Despite ongoing optimism for the Southwest construction market, 2014 hasn't become the boom year that most firms were anticipating.

Last year's ENR Southwest Specialty Contractors ranking revealed that eight of the top 10 firms reported higher revenue in 2012. In the current survey, based on 2013 revenue, only five of the top 10 firms showed an increase.

But the revenue of those top 10 firms rose to $1.8 billion in 2013 from $925 million in 2012.

Specialty contractor of the year Helix Electric of Las Vegas is one of the firms that grew, posting revenue of $112 million, up from $95 million in 2012.

Specialty contractor of the year runner-up Midstate Mechanical also saw a significant boost as revenue rose to $90 million in 2013 compared with $69 million in the year-earlier period.

Central Arizona Blues

But Midstate Mechanical's revenue totals also indicate the current level of volatility in the regional market; the firm had revenue of $82 million in 2011.

According to Doug Jones, Midstate Mechanical CEO, the lack of predictability in Southwest construction market forecasts has many firms yearning for at least two or three years of steadily increasing revenue, unlike the peaks and valleys of the past five years.

"In Phoenix, the market seems to be getting worse, not better," Jones says.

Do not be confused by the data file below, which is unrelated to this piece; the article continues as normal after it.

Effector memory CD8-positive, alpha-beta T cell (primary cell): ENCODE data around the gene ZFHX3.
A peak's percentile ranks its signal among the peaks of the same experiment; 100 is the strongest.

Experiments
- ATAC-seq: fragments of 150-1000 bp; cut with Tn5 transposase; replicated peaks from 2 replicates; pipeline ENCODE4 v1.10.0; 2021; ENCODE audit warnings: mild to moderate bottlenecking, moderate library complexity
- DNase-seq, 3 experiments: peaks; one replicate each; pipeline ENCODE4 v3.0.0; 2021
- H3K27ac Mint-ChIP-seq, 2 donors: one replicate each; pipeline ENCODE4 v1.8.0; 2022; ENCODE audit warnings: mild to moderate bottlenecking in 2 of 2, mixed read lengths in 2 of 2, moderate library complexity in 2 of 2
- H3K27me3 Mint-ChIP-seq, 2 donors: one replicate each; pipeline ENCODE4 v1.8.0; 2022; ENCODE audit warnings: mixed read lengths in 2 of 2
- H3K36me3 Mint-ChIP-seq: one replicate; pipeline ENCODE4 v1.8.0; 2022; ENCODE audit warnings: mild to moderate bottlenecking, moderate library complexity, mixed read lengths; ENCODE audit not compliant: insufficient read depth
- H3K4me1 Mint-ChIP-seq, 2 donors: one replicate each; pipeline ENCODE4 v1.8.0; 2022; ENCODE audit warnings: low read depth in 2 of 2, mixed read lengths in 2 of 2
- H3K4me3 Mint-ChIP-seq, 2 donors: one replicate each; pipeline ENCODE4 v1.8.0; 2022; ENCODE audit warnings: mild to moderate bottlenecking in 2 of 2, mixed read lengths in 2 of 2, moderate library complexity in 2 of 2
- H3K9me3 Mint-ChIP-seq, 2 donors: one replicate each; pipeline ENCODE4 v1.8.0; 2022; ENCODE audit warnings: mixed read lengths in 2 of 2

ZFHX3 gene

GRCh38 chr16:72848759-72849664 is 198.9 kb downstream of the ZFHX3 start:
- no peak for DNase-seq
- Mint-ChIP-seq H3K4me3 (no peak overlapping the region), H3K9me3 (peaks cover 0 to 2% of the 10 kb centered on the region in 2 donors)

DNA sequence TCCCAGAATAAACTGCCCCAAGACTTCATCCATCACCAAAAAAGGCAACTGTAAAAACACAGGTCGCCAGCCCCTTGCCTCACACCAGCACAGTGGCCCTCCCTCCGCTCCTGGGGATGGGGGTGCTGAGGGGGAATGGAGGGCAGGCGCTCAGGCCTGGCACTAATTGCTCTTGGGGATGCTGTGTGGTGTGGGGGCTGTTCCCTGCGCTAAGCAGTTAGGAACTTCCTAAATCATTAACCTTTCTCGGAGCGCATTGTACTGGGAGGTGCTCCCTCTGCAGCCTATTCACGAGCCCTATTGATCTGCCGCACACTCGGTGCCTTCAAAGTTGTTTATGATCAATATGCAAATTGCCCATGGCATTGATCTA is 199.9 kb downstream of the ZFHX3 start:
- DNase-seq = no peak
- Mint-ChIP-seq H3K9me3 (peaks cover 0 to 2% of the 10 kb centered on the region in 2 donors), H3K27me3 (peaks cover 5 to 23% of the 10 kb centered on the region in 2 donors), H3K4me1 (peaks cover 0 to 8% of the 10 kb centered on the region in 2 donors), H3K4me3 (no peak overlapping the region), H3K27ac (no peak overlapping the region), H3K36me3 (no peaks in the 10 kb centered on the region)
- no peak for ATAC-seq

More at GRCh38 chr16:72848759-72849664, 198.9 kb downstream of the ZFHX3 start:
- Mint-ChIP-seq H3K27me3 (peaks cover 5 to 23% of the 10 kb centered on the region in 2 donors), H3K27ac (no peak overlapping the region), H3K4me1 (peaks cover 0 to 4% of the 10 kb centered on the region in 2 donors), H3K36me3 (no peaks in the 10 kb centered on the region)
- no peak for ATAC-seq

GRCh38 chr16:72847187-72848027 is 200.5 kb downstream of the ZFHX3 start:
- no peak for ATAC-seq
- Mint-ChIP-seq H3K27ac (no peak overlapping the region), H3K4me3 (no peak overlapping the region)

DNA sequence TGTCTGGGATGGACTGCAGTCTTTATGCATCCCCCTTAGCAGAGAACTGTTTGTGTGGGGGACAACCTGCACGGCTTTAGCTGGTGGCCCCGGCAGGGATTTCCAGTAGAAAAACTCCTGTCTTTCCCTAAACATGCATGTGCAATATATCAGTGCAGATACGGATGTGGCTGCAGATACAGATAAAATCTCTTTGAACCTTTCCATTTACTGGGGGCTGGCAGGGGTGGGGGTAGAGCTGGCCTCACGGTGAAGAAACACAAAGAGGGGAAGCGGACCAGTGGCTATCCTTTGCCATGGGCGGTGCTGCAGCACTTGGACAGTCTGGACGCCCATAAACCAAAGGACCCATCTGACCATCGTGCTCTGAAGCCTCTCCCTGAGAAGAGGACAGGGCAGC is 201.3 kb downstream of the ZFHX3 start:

The overall Southwest market, however, is improving, although modestly. Derek Wright, president of Suntec Concrete, Phoenix, says a positive way to look at current trends is that with fewer jobs available, competition increases and that's a good thing. It also helps to alleviate the big labor shortage problems that have developed in other areas of the country.

"The market remains very competitive in workload and price," Wright says. "However, that competition is a great motivator that continues to foster creativity, innovation and better products. Ultimately, it's about creating the best value for our clients and the best opportunities for our employees."

Data Centers

One market sector that may be on the upswing is the construction of data centers, says Dan Puente, president and founder of D.P. Electric.

"In the Southwest market, D.P. Electric has seen quite an uptick in the mission-critical sector due to the opportunities for growth in the region," Puente says. "We are currently working on a 100,000-sq-ft data center and 4.5-MW data hall for CyrusOne. This project is extremely fast-track, with the project schedule being ground up to commissioning in 52 working days on a 24/7 schedule."

According to an August report by Los Angeles-based real estate service group CB Richard Ellis, the Phoenix metropolitan area is second only to Northern Virginia for data center service, with the lowest vacancy rates of any of the top locations in the country at 3%.